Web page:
JAZZBO NOTES RECOMMENDED RECORDING
Cool Blues is one of the better Jimmy Smith outings for three reasons:
#1 It’s not just the Jimmy Smith show
Smith’s bandmates, alto saxophonist Lou Donaldson, guitarist Eddie McFadden, and tenor man Tina Brooks, are having a good night.
Musicians are like anyone else. Some days, they struggle to make it through their shift. Their minds are on family problems or they’re thinking about the money they owe. On these jam records with Jimmy Smith, his sidemen were notorious for phoning in their performances, noodling rote bebop cliches. Not on Cool Blues.
Donaldson, McFadden, and Brooks sound engaged with the material. Donaldson’s solos don’t set the world on fire, but they are consistently thoughtful. On the other hand, Eddie McFadden pushes himself past his natural abilities. Some of his leads are remarkably adventurous for him. His articulation may not be the best, but it’s good enough — we know what he’s trying to say. Like Donaldson, Brooks isn’t a passionate soloist, but his ideas are intricate and well thought out.
#2 It was still early in Jimmy Smith’s career
As you can hear on Dark Eyes, Smith is still making discoveries on the organ. This is particularly true when Art Blakey takes over the drum chair for Donald Bailey. That’s not surprising. Bailey sounds half asleep. Blakey is a much more aggressive player and pushes Smith. On Dark Eyes and Groovin’ At Smalls, Jimmy Smith is on fire.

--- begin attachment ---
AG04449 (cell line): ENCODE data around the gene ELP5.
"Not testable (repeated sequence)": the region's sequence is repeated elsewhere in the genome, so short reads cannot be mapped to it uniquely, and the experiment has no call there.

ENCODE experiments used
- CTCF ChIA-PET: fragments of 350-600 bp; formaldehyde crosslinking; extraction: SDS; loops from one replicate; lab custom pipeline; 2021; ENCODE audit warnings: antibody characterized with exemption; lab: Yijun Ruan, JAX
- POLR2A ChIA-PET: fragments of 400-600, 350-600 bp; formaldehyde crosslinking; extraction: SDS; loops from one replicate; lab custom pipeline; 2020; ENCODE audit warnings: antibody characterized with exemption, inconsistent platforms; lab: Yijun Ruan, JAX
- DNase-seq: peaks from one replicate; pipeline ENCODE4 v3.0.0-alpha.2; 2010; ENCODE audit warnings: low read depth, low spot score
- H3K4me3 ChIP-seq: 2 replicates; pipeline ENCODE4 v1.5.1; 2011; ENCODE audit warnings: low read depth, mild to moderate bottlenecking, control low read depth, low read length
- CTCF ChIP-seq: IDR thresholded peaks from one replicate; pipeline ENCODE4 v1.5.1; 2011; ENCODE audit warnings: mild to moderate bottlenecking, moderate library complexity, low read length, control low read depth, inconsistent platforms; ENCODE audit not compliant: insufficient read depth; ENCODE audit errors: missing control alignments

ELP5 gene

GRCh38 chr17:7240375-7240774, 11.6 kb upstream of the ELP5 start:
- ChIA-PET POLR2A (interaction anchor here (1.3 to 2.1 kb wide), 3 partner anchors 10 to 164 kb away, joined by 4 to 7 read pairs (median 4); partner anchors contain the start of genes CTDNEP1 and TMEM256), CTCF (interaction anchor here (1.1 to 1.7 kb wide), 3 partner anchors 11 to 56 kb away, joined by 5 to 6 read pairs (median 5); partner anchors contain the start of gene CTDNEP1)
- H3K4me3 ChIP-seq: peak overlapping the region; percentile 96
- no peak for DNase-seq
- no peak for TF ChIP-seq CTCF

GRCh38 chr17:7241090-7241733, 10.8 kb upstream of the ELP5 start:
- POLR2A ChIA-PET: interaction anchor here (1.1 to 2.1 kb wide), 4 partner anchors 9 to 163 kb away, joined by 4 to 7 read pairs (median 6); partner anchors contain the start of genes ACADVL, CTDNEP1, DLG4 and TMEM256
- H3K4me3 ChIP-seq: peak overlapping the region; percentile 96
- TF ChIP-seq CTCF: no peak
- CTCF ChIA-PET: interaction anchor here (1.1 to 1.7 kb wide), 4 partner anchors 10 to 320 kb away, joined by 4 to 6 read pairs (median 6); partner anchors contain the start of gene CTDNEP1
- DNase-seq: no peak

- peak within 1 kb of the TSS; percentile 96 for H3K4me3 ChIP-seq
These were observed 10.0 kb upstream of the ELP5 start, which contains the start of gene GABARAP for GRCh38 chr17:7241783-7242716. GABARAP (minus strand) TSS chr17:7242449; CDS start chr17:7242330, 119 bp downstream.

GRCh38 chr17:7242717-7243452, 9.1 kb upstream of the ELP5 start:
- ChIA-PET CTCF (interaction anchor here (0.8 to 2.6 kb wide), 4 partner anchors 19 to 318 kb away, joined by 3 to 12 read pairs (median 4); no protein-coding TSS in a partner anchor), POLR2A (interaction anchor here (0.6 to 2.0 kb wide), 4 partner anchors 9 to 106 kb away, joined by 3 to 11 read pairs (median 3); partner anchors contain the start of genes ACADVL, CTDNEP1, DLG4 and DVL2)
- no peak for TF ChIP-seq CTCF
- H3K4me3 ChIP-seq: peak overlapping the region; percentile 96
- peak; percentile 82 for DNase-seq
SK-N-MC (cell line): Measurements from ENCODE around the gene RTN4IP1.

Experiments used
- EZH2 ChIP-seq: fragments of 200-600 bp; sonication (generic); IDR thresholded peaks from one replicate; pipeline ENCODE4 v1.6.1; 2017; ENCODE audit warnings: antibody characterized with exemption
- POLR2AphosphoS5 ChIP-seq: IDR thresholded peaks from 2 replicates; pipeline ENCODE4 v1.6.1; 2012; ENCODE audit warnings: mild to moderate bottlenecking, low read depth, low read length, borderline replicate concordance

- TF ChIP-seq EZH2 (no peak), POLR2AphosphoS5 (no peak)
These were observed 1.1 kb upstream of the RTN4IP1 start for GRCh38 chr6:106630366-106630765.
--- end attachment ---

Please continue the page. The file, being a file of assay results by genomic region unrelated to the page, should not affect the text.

#3 Art Blakey
Art Blakey’s presence on a Jimmy Smith recording always kicks things up a notch, not only because he inspires Jimmy, but because Blakey is a blast when he solos, which you can’t say about most of Smith’s drummers from the period.
Oddly enough, considering Blakey’s presence, A Night In Tunisia is not the unqualified success you would expect. It’s not Blakey’s fault. The other musicians can’t seem to find much to say about the tune that hasn’t been said better elsewhere. Lou Donaldson just flails on this one. Tina Brooks is better, but still no great shakes. He tends to repeat himself and just play lines instead of logically building a solo. Eddie McFadden tries, but his ideas outpace his ability so far that the overall effect is pathetic. As you would expect, Jimmy Smith comes up with some original ideas. He concentrates on rhythmic motifs for the first part of his solo, with Blakey providing comment along side of him. Then there’s a burst of fiery bebop lines, topped off with a brief visit to church. Blakey has a short, tasty solo and then the band takes it out, with Jimmy Smith getting in one last cadenza before the tune comes to a close.
I’m afraid the quality dips a bit from there.
Jimmy Smith gets some licks in on the title track, but this is pretty standard organ jam jazz, folks. It’s just not all that inspired, I suspect in part because Donald Bailey is back in the drum chair.
The ballads that follow, What’s New and Once In A While, aren’t all that exciting, but they aren’t a snooze, either, thanks to some assertive work from Lou Donaldson on alto and old, dependable Jimmy Smith.
I know that this review reads pretty lukewarm, but Jimmy Smith’s playing is so torrid on the first two tracks that it makes up the difference. When you add in that his sideman aren’t asleep as usual, Cool Blues is a pretty good date.